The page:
The ICR life sciences team has completed the second phase of its project comparing human and chimp DNA sequence. As we reported in a previous research column, 40,000 purportedly random chimpanzee DNA sequences were obtained from the National Center for Biotechnology (NCBI).1, 2 The chimp sequences (740 nucleotides each on average) were compared to four different versions of the human genome using the commonly employed genetic algorithm called BLASTN.3

As indicated in the first part of the study, 15 different experiments testing a comprehensive set of algorithm parameters were performed. These involved 600,000 attempted alignments between the chimp sequences and the human genome. In this set of experiments, no low-complexity sequence masking was performed. All of the available DNA sequence was tested and none of it was excluded.

The masking of low-complexity DNA sequence is a feature that is typically utilized by evolutionists when they compare DNA. Masking supposedly removes the non-coding portions of the genome that are not conducive to evolutionary results. However, science has proven that the entire human genome is functional and virtually every region is critical to cell life.4, 5Additionally, evolutionists are now reversing themselves and claiming that the non-coding DNA is where important features related to human evolution are located and, thus, are important areas to study as well.6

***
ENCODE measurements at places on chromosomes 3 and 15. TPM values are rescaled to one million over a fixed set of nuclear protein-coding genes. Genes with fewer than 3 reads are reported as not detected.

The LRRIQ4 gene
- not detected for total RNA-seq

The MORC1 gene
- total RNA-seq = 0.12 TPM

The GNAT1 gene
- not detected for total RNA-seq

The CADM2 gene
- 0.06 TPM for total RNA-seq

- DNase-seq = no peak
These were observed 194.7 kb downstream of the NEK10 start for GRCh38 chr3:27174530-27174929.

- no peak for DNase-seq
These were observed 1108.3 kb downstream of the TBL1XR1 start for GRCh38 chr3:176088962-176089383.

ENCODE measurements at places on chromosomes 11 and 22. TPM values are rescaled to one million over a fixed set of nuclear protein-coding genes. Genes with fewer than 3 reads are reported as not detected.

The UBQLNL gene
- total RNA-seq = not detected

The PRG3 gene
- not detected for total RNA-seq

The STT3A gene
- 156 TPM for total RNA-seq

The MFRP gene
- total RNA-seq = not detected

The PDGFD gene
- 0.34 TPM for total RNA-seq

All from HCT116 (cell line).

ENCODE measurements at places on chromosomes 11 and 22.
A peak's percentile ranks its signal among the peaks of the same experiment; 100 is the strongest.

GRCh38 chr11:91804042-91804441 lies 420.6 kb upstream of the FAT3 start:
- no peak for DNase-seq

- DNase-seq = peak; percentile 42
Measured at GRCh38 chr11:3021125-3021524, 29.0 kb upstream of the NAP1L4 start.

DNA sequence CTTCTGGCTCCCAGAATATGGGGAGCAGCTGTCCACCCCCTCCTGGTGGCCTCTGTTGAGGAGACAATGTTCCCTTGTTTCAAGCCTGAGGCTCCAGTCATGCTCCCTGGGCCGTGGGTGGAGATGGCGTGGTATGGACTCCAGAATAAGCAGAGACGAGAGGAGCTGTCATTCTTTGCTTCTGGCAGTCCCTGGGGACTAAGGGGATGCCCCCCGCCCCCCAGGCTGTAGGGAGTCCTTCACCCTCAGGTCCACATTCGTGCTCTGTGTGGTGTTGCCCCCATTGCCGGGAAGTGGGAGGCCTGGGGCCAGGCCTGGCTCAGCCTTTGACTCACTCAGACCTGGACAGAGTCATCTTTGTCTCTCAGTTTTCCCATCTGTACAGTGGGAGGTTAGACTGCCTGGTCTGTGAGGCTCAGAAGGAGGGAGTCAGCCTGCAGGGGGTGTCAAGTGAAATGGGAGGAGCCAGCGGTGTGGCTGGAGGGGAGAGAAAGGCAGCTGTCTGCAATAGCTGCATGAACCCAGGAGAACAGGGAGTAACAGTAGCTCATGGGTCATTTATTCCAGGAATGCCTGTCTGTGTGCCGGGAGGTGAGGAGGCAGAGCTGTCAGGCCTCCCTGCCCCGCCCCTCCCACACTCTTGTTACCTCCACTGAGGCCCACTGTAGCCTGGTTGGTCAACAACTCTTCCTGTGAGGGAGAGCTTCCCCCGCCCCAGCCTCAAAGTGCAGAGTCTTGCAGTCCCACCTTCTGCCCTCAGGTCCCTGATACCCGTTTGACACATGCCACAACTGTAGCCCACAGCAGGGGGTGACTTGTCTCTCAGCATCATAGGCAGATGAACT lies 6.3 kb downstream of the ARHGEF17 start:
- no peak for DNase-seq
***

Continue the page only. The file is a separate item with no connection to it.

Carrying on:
Nevertheless, in the second phase of our human-chimp experiments, the 600,000 alignments of the first phase were completely repeated while using low-complexity sequence masking. As a result, a sum total of 1.2 million attempted alignments between the chimp and human genomes was performed, generating one of the most comprehensive genome-wide DNA sequence similarity studies ever conducted between chimp and human. The results and conclusions in their entirety are currently being published in the Answers Research Journal and should be available online at in the near future….

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